Costing Floods and Other Extreme Events

Lead Organization 

Commission for Environmental Cooperation (CEC) - An intergovernmental organization that supports cooperation among the NAFTA partners (United States, Mexico and Canada) to address environmental issues of continental concern.

About the Project

At present, the methods by which costs of flood damages are estimated vary significantly among federal and state/provincial jurisdictions and across the three CEC countries. There are significant data gaps in assessing uninsured losses, and much of the available data are not georeferenced adequately. Much of this information is not available in real-time either. Further, the economic impacts of cascading multi-hazards (for example, dry season > forest fires > floods > landslides) are not well documented. As a result of this situation, governmental agencies and private entities cannot easily assess “trade-offs” for infrastructure and institutional investments for enhancing disaster resilience. The information gaps also limit joint responses between US, Canada and Mexico, particularly when encountering extreme events that impact multiple jurisdictions.

Why Address the Problem

The economic costs of floods and other extreme events are a central element of policy formulation to address future impacts (e.g., cost/benefit analyses), allocate adequate resources for monitoring and preparedness, and provide support for building resilient communities. The costing of these extreme events, when available in a timely manner, can be utilized by various levels of government from national to sub-national to municipal, as well as various sectors of the economy such as agriculture, natural resources extraction industries, the media, and the insurance industry.

Project Objectives

The overall objective of this project is to formulate a standardized methodology for assessing the cost of extreme floods in the US, Mexico, and Canada. This methodology will be developed in close cooperation between interested government agencies, Indigenous community representatives, private sector partners, and domain experts. The composition of this group will include the end-users of this methodology and data generated from it, particularly those designing infrastructure investments, enhancements to community resilience, and long-term planning. This group will further extend this methodology, through case studies in each of the three countries, to a multi-hazard assessment that incorporates other extreme events (such as hurricanes, tornadoes, forest fires, landslides, etc.). Such integrated and standardized methodologies do not exist at this time.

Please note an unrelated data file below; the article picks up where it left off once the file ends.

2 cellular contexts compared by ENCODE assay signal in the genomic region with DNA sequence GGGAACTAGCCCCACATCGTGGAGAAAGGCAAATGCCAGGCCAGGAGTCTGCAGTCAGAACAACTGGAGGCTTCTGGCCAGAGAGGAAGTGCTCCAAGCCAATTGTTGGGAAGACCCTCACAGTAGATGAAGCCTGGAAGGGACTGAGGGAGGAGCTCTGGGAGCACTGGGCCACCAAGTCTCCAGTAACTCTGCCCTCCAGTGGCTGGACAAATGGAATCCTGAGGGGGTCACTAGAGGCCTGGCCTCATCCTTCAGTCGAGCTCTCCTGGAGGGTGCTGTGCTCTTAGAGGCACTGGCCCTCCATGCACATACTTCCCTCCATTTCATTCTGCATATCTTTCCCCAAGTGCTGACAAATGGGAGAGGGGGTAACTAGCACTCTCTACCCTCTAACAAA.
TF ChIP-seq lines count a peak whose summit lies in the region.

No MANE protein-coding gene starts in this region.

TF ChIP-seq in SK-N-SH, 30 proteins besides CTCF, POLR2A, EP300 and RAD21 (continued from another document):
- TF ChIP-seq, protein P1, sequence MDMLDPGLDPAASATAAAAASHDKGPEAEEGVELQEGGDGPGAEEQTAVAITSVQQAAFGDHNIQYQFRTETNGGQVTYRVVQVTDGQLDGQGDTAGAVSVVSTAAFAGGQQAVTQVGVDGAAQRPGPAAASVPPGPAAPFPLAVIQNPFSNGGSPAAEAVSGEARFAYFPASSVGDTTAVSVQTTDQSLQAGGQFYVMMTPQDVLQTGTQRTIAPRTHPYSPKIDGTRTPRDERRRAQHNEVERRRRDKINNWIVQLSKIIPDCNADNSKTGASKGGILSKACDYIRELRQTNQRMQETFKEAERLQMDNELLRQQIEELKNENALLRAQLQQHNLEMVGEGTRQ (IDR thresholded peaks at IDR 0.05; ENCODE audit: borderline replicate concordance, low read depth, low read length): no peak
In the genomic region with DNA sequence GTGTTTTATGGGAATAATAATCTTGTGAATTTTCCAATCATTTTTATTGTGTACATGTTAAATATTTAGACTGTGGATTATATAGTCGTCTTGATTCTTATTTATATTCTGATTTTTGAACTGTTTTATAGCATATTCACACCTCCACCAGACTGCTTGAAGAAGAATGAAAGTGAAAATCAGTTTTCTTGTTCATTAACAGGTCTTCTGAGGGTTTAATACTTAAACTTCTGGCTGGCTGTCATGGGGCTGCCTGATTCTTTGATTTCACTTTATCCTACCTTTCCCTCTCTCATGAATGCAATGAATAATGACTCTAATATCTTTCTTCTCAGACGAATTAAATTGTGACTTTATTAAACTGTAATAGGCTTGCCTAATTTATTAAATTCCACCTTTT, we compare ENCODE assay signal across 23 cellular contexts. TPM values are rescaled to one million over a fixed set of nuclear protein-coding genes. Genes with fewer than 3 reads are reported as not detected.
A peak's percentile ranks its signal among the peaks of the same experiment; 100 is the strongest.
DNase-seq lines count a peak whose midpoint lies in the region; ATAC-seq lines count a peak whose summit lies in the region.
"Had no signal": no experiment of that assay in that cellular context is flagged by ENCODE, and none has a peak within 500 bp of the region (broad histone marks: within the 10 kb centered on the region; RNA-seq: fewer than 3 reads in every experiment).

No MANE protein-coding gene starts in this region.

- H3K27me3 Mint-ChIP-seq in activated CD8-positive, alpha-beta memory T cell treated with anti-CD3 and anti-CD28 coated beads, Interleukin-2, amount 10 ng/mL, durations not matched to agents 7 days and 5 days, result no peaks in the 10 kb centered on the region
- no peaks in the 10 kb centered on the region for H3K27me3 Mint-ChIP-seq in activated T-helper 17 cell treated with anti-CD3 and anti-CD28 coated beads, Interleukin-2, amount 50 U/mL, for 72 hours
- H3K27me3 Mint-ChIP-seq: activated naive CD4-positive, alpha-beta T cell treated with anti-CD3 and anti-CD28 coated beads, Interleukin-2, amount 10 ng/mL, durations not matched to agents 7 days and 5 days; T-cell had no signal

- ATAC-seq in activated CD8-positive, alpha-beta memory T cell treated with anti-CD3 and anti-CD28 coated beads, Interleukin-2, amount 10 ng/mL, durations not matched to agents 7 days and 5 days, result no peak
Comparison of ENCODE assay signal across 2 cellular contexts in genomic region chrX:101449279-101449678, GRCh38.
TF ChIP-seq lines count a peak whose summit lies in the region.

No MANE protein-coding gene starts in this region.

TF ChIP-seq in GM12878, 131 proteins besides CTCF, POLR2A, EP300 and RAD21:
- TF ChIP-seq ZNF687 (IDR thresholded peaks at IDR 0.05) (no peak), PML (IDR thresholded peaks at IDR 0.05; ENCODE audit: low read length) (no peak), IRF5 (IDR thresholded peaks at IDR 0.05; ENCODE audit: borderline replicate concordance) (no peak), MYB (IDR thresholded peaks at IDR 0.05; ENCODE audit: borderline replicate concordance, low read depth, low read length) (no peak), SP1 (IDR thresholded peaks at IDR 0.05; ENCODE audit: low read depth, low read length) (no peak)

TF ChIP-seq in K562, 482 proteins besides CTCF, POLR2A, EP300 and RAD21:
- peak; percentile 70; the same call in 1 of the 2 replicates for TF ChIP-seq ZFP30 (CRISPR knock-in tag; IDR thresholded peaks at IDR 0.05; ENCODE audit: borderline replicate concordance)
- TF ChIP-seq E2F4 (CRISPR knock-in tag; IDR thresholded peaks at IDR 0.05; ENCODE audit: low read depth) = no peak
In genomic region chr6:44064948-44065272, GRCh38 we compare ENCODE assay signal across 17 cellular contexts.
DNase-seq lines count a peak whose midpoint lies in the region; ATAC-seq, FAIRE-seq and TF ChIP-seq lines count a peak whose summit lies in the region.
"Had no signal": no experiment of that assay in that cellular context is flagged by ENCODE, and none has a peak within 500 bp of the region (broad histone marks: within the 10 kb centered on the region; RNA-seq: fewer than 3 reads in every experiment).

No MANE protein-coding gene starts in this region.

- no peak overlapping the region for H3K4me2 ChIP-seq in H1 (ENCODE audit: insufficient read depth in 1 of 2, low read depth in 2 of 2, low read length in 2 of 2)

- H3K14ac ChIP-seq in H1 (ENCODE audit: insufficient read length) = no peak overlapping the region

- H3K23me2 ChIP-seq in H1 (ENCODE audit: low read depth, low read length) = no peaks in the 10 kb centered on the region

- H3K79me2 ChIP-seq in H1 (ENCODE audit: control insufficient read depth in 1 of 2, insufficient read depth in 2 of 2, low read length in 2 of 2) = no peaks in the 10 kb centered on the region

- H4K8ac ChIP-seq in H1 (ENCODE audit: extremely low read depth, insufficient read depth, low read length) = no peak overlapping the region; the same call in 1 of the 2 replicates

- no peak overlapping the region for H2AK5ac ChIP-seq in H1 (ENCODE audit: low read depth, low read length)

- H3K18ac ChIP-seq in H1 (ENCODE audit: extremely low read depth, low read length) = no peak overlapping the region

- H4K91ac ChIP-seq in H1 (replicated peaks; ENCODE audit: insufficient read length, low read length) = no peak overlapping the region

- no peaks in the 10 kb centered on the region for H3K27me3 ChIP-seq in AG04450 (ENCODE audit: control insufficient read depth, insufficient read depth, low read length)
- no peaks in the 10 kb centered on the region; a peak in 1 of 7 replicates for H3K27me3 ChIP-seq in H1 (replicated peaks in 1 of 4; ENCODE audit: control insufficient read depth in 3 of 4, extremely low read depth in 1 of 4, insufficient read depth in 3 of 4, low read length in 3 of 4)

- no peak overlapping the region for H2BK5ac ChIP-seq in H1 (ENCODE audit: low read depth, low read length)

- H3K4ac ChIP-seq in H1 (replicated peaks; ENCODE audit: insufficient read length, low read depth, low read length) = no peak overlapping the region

The costing methodologies developed under this project, when applied across the three countries, would enable systematic investments by the governmental agencies partnering in this initiative to enhance resilience to extreme floods, reduce the economic impact of future events, and support real-time monitoring and disaster response. A common cost assessment methodology would also enable regional collaboration in applied and targeted research on future impacts of extreme events, operations for mitigating impacts of extreme events, and coordinated policymaking among the three countries.

Project Outputs

This project aims to formulate a common methodology for measuring the economic impacts of extreme floods, tabulate the economic costs of floods and related extreme events in the US, Mexico, and Canada for a 5-year period (2013-2017), analyze the emerging patterns, and identify the design elements for a common platform through which this information can be shared. It is anticipated that this project, executed from April 2019 to December 2020, would guide the future development of a centralized portal (beyond this project period) for researchers, insurance industry, communities, and businesses to access information relevant to preparing for weather-related hazards. Data could potentially include economic impacts (e.g., damages in personal property, business expenditures or losses), including agricultural impacts (e.g., crop loss), transportation impacts (e.g., road closures, air flight cancellations), and impacts from other sectors.

The proposed project will also inform future methodologies for determining the economic impacts of other types of extreme events. Such an approach, to be discussed through workshops involving experts and project partners during 2020, would enable a more realistic analysis of the costs associated with a broader range of extreme events, including hurricanes, tornadoes, forest fires, landslides, etc. Proof-of-concept application of this methodology will be developed through three case studies, one in each country. Findings from the expert workshops will be summarized in a policy brief that targets project beneficiaries as well as policymakers and planners within the three governments.

Project Beneficiaries and Partners

The project beneficiaries – primarily end-users of extreme events data such as federal, state/provincial, and municipal level government agencies, Indigenous community organizations, and key sectors of economy such as insurance, agriculture and transportation – will be incorporated directly in the project as partners. These end users will provide inputs into the methodological development and design of case studies in Mexico, US and Canada, essentially serving as project partners. Additionally, domain experts and institutions from the three countries will also comprise the project team.